1. ITV Report

How developers in 1950s and 60s wanted London to look

From Covent Garden to Piccadilly Circus, Soho to Battersea Power Station, many of London's most treasured historic buildings and areas were once threatened with demolition.

Aerial view of the proposed Carlton House Terrace Credit: English Heritage

Several proposals over the last century would have irreversibly changed the face of the capital, including a 1950s conceptual scheme for a giant conservatory supporting tower blocks over Soho.

A decade later there were proposals to 'replan' Whitehall by demolishing virtually all the Edwardian and Victorian buildings around Parliament Square.

Using the latest digital technology, English Heritage has created 'the London that might have been'.

1964 proposal for Whitehall and demolition on three sides of Parliament Square

A monolithic set of government offices, built in concrete was planned between the river and St James' Park, accompanied by smaller office blocks to the west, while opposite, across a pedestrianised square a long housing block, sliced through to the river gardens next to the Houses of Parliament.

The scheme also proposed the creation of a new riverside square to the left of Big Ben Credit: English Heritage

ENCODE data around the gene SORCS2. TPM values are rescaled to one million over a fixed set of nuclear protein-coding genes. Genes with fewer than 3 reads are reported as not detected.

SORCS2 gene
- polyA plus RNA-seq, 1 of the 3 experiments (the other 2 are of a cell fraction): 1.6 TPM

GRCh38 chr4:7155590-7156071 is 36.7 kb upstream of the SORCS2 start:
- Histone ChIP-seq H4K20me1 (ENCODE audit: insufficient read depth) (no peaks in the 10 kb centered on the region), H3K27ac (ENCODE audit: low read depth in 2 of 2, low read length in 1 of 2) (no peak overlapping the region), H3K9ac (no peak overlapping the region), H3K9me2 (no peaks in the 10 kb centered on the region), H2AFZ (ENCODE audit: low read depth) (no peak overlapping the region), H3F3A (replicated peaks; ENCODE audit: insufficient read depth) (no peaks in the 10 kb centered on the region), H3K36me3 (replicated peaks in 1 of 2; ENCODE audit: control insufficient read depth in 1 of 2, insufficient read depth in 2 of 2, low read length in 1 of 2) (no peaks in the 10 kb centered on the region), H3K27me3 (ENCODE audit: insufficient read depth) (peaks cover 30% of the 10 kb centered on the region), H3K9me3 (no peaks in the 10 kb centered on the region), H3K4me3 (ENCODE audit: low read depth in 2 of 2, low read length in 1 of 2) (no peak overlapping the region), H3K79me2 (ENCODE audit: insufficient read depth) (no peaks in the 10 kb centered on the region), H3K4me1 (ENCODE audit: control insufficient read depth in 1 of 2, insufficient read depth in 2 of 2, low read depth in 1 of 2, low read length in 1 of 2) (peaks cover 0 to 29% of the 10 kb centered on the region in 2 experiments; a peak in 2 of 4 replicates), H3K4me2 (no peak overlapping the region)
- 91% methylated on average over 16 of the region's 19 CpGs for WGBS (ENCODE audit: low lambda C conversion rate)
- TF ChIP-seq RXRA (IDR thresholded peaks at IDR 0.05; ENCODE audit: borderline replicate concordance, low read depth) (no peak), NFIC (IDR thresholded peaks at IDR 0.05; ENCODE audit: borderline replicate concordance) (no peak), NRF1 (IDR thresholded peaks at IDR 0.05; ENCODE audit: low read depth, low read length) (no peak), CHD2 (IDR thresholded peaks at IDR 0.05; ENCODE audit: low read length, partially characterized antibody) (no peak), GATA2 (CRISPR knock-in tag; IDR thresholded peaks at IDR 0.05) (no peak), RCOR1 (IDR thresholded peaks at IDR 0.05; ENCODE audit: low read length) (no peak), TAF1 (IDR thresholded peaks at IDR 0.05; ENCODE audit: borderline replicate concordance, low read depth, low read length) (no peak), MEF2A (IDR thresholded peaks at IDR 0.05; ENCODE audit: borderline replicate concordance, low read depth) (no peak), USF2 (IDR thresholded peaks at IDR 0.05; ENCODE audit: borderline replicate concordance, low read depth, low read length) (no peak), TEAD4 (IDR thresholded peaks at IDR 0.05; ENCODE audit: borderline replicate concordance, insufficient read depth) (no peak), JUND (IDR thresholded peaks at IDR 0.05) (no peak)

The 1968 draft plan for Covent Garden, called 'Covent Garden's moving'

The plan contained very few complete, legible views of what was proposed. This view shows the south-western corner of the Covent Garden area. Much concrete terracing would have been used, with the area pedestrianised. Apart from St Martin's in the Field, no other buildings in the area would have been retained.

Covent Garden, called 'Covent Garden's moving' from 1968 Credit: English Heritage

In 1962, a new proposal was put forward for Piccadilly Circus

The plan reconciled growing traffic needs with pedestrian requirements. The scheme was thought to improve the social, commercial and tourist values of the area but, although approved by the LCC [London County Council] was rejected by the Ministry of Transport because of insufficient increases to traffic flow. After a decade of revisions and new proposals it was finally shelved in 1972.

The 1962 plans for Piccadilly Circus Credit: English Heritage

The 1954 conceptual scheme for Soho

The idea was commissioned by Pilkington's Glass Age Development Committee which had been set up in the 1930s to stimulate new ideas in architecture and glass. The scheme used Soho to explore new structural possibilities and issues of housing density, traffic growth and the depopulation of city centres.

1954 Soho scheme by Geoffrey Jellicoe, Ove Arup and Edward Mills Credit: English Heritage

Here we see the tops of the Soho towers peeping over the National Gallery, when viewed from the centre of Trafalgar Square.

View of towers from Trafalgar Square Credit: English Heritage